Your Location

Where you live will play a role in the total cost of roofing materials and labor, as wages and material availability can differ based on location. The best way to know if you are getting a good deal in your area is to compare multiple quotes from several local roofing contractors.

Travel time will also influence your cost. If you live in a rural area and your roofing contractor has to travel a good distance to get to you, expect to be paying additional fees. 

To avoid unexpected costs, it’s best to ask your roofer about the possibility of additional fees before the roofing project begins.

Shingle Roofing Material Used

Asphalt shingles are by far the most popular roofing material. It’s likely because asphalt shingles are widely available and cheaper than most other roofing options, but their lifespan also tends to be shorter.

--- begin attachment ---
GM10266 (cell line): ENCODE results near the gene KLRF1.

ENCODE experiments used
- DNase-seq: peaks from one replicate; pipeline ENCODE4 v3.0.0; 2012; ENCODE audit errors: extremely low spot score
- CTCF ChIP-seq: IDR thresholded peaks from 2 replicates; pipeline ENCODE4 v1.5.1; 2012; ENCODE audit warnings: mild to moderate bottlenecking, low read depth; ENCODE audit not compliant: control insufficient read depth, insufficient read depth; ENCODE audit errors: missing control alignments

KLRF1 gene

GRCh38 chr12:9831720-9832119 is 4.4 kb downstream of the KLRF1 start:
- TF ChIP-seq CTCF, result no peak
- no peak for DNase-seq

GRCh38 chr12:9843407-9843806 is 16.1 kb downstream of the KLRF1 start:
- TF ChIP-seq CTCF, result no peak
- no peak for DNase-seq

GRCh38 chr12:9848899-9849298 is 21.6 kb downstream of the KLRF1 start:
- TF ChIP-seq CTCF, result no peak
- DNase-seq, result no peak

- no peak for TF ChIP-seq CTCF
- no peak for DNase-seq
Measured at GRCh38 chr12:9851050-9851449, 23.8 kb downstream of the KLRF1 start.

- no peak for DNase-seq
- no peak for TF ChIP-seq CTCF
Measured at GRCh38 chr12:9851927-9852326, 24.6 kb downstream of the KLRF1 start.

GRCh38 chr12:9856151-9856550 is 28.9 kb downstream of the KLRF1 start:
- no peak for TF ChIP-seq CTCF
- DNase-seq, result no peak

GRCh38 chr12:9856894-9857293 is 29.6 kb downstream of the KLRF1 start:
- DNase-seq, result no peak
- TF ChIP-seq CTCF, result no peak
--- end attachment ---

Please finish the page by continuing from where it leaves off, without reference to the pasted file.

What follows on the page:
On the other hand, metal shingles, especially aluminum and steel shingles, are relatively cost-friendly and tend to last longer than asphalt.

Take a look at the chart below to compare the average cost and lifespan of different roofing materials: 

Roof Material Estimated Lifespan Estimated Cost Per Sq. Ft 
Asphalt shingles 10 to 30 years $5
Wood shingles 25 to 30 years $6-$11 
Wood shake 35 to 40 years $9-$15
Metal shingles 40 to 75 years $3-$7 (typically, but can be up to $18 depending on the type of metal)
Clay or concrete tiles and shingles  50 to 100 years $4-$20 (varies by type of tile) 
Natural slate shingles 100+ years $30 
Solar shingles or solar glass 25 to 30 years Not typically measured by the square foot; a full installation can cost between $50,000 and $75,000+

Shingle Cost Based on Roof Size, Slope and Pitch